What if your children’s lives depended on it?
The “Fire Code” standard of the National Building Code (NBC 22.214.171.124 & A-126.96.36.199) refers to windows or doors being used as emergency exits in bedrooms.
This requirement exists to ensure the evacuation of a building in case of fire. This is not a recent National Building Code standard; rather that, in recent years, we have seen a renewal of this requirement from municipal inspectors and architects. If the blueprints identify a room as a home office, once you receive building approval, you can no longer use it as a bedroom!
So, if you recently applied for a construction or renovation plan, there is a good chance that the architect required the installation of “Egress” windows for main floor or basement bedrooms. The safety of all family members, especially the safety of your children, is at stake. For this reason, Egress-certified windows are equipped with a simple operating mechanism that requires no additional tools, so that a child can easily get out in case of an emergency if normal exits cannot be used.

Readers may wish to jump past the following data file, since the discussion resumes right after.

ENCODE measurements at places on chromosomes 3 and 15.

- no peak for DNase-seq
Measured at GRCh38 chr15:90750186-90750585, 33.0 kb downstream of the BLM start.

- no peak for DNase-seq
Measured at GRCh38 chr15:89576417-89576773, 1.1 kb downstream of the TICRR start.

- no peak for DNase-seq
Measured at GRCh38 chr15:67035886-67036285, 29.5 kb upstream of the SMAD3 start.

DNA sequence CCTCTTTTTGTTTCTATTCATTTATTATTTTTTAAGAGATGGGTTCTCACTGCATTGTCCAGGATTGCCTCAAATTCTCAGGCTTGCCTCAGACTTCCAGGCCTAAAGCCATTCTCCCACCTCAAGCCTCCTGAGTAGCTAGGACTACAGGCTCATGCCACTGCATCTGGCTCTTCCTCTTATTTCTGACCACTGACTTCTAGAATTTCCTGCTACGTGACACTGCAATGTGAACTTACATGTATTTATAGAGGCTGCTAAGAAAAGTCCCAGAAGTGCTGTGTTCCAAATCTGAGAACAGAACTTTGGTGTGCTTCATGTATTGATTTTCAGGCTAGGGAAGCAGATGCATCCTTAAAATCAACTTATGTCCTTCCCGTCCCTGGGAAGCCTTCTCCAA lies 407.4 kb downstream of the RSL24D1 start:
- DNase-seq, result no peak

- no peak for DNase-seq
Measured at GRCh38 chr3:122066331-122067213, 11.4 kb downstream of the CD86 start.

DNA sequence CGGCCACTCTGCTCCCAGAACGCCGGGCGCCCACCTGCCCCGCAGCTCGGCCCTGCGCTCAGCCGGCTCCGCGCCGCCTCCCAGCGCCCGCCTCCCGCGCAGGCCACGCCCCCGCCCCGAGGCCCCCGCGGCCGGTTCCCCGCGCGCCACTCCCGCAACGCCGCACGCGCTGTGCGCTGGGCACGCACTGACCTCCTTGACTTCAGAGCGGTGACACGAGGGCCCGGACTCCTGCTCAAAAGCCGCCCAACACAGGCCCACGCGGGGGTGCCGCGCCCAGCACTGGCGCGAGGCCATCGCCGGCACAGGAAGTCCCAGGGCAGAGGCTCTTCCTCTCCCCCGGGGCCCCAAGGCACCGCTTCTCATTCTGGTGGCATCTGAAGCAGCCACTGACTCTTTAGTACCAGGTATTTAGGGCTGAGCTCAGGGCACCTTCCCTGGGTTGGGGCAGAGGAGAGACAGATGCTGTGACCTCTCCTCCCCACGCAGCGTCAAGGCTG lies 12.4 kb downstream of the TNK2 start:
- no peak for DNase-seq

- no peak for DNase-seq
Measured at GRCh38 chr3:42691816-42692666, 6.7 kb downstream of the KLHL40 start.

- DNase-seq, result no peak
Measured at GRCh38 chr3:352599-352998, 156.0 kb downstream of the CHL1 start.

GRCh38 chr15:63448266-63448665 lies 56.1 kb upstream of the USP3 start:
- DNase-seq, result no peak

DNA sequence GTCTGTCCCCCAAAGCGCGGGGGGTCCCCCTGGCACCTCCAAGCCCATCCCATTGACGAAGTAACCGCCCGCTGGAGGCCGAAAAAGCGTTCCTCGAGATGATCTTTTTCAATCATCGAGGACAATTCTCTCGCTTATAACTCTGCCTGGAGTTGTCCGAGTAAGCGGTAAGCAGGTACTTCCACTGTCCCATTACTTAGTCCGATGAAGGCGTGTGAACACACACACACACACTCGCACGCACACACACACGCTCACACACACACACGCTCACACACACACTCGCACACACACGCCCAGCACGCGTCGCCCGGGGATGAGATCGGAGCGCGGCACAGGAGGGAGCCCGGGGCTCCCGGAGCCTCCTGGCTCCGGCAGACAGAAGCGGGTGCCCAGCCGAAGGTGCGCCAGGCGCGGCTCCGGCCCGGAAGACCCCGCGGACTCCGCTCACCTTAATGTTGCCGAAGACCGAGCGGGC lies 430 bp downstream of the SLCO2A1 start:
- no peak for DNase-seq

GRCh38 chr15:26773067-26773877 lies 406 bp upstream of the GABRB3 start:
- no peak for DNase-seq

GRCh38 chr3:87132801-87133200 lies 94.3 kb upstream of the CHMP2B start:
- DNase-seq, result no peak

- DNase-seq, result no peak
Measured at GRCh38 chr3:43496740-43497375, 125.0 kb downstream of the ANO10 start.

Fenplast doors and windows can of course be Egress-certified. Only the dimensions of doors and windows influence compliance.
If you are planning to set up a basement bedroom for your teenager in the near future and the room does not comply with the National Building Code for emergency exits, the following section will offer you an interesting option!
Window wells: the solution for a bright and secure basement!
Standard window wells (curbs) are even more economical. These are used when the threshold clearance of a window is not adequate in relation to the ground level. They help reduce rotting window sills and improve drainage around them. Good drainage limits problems related to humidity and water infiltration. Despite these benefits, standard window wells are not recognized as exit routes (egress).
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